September 25, 2008

Feds Declare Blue Crab Disaster

By LIAM FARRELL Staff Writer

The federal government has issued a fishery disaster declaration for the Chesapeake Bay blue crab, potentially providing millions of dollars for watermen struggling with low harvests and tighter regulations.

Federal and state officials praised the declaration issued yesterday by Department of Commerce Secretary Carlos M. Gutierrez.

"Maryland's blue crab and the traditional fishing industry that it supports face difficult times and the federal funding will help to preserve the infrastructure of Maryland's hallmark blue crab fishery, and ensure an active fishery for the future," Gov. Martin O'Malley said in a statement.

The disaster declaration was requested in May by officials from Maryland and Virginia to help the $125 million a year industry.

The bay's crab population has been in a free fall since the 1990s, losing 70 percent of its numbers. Pollution, overfishing and the loss of key underwater grasses are typically named as the biggest culprits.

In response, state regulators toughened up this year to cut the female crab harvest by 34 percent, a move the state Department of Natural Resources projects will save 20- to 26 million mature, egg- bearing females.

Recreational crabbers are prohibited from keeping females all year, and commercial watermen have tiered bushel limits and an early end to the female season.

The amount of federal money available will be worked out in the near future, but the declaration concretely makes Maryland eligible for federal dollars, said Shaun Adamec, a spokesman for Mr. O'Malley.

Previously, U.S. Sens. Barbara A. Mikulski and Benjamin L. Cardin were aiming for $15 million over three years to be shared between Maryland and Virginia.

The federal aid would come against the backdrop of exponentially larger economic plans - such as using $700 billion for Wall Street's floundering assets - being debated by the White House and Congress as the markets continue to be drowned by poor investments.

Watermen are "elated" by the declaration, said Larry Simns, president of the Maryland Watermen's Association, especially because it didn't seem like it was going to happen.

"We are pleasantly surprised," he said.

Stricter harvest regulations have combined with skyrocketing fuel and equipment prices to create an untenable economic atmosphere, Mr. Simns said.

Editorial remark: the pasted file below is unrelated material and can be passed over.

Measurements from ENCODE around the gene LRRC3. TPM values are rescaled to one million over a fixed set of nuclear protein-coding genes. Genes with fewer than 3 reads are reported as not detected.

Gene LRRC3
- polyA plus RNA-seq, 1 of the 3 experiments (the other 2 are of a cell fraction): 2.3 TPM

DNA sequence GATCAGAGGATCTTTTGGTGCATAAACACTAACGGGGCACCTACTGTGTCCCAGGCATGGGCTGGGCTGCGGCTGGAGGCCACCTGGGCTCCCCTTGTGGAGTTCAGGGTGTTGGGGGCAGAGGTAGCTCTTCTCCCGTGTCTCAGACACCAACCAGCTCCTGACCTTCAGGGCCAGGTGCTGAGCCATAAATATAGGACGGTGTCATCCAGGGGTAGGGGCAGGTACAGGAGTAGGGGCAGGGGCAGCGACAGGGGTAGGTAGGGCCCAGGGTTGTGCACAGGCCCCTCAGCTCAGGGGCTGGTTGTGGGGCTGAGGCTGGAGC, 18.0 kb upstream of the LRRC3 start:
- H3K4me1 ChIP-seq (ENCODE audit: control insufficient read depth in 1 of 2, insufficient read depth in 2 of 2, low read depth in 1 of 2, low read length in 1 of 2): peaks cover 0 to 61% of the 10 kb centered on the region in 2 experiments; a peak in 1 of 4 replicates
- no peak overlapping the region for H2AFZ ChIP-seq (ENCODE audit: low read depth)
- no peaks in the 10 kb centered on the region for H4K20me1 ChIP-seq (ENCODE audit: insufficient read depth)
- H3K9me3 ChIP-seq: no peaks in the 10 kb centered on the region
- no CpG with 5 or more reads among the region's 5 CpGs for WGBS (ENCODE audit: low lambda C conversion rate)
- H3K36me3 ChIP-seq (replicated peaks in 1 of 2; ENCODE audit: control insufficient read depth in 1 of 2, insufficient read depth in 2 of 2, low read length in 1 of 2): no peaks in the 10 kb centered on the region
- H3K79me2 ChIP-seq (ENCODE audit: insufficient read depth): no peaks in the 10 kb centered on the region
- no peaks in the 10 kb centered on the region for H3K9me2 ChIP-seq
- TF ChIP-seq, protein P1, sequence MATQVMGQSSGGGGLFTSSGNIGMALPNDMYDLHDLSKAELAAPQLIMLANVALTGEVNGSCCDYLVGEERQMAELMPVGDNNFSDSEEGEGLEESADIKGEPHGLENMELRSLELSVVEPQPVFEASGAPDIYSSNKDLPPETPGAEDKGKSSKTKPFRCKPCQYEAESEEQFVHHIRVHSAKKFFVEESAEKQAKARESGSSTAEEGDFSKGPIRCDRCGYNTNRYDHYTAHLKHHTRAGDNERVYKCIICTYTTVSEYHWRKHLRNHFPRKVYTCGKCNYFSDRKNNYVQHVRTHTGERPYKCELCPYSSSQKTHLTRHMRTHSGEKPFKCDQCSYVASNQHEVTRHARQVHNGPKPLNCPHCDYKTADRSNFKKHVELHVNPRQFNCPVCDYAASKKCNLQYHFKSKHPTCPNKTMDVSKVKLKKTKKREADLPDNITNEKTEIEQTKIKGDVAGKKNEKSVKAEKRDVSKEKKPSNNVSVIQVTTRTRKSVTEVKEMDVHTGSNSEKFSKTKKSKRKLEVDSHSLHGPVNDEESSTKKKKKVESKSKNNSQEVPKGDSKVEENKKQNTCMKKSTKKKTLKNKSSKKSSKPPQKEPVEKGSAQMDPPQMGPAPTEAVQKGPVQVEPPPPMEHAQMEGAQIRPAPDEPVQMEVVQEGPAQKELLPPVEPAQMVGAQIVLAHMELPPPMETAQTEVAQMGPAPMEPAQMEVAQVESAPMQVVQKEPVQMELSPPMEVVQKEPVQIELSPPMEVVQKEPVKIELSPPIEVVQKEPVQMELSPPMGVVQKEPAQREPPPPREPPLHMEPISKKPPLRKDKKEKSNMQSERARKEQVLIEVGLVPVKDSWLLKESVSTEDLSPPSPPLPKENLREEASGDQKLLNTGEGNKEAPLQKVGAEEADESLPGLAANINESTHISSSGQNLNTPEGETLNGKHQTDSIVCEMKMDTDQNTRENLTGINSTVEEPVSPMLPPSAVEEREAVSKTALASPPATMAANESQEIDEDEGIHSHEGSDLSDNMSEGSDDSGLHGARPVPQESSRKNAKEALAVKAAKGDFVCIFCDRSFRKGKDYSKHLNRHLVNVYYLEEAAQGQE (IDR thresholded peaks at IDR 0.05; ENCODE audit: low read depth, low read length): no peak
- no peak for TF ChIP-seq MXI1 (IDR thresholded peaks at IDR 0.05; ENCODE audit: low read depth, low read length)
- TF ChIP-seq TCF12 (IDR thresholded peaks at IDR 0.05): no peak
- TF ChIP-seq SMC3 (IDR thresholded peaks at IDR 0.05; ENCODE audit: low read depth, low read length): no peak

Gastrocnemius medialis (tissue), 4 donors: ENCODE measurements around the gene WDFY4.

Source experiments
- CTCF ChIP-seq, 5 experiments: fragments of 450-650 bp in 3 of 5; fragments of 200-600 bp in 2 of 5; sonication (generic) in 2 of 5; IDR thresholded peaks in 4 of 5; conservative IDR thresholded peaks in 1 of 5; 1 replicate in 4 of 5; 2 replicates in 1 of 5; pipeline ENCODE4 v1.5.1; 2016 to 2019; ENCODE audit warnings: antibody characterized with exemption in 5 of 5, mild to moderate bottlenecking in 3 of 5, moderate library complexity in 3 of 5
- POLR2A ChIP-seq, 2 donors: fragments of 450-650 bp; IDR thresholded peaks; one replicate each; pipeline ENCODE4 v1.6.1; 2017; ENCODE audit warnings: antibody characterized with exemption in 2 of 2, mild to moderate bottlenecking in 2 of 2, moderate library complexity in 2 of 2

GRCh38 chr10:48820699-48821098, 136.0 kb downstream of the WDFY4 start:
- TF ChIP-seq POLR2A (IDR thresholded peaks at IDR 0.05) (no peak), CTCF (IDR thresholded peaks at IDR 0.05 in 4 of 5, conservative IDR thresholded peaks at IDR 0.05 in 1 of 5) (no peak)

"It was disastrous to us."

Mr. Simns credited government officials for helping out an entire industry, including employees of packing houses and truck drivers, not just the people on the water.

The money will not be a "handout," Mr. Simns said, as watermen are planning to help the state with environmental projects, such as planting underwater vegetation and cleaning oyster bars.

"They want to work for whatever they get," he said.

The hatchery debate

The declaration came the same day state officials told a State Senate subcommittee the best way to replenish the blue crab population is through regulation, not breeding crabs in a hatchery.

Logistical and economic problems mean regulation is still the better bet, said Eric Schwaab, the deputy secretary of the Department of Natural Resources.

"Are we ready to make a commitment today (to a hatchery)?" he said. "The answer from us at this point is 'no.'"

The discussion came a few weeks after John Griffin, the secretary of the Department of Natural Resources, began convening a study group on whether to provide state funding for large-scale activities at the hatchery of the University of Maryland Biotechnology Institute's Center of Marine Biotechnology.

Mr. Griffin sent a letter Sept. 9 to William E. Kirwan, the chancellor of the University System of Maryland, about his "serious reservations about the cost efficiency" of the hatchery.

Representatives of the center, which already has lost its federal funding, said such a stance is shortsighted because their research is ongoing and "embryonic." Regulations have not proven they can be effective either, they said, pointing to the continued problems of the bay despite tighter rules.

"We see little evidence that this traditional management approach will succeed (in increasing the crab population)," said Dr. Anson Hines, the director of the Smithsonian Environmental Research Center, which assists in the hatchery. "The decline continues." {Corrections:} {Status:}


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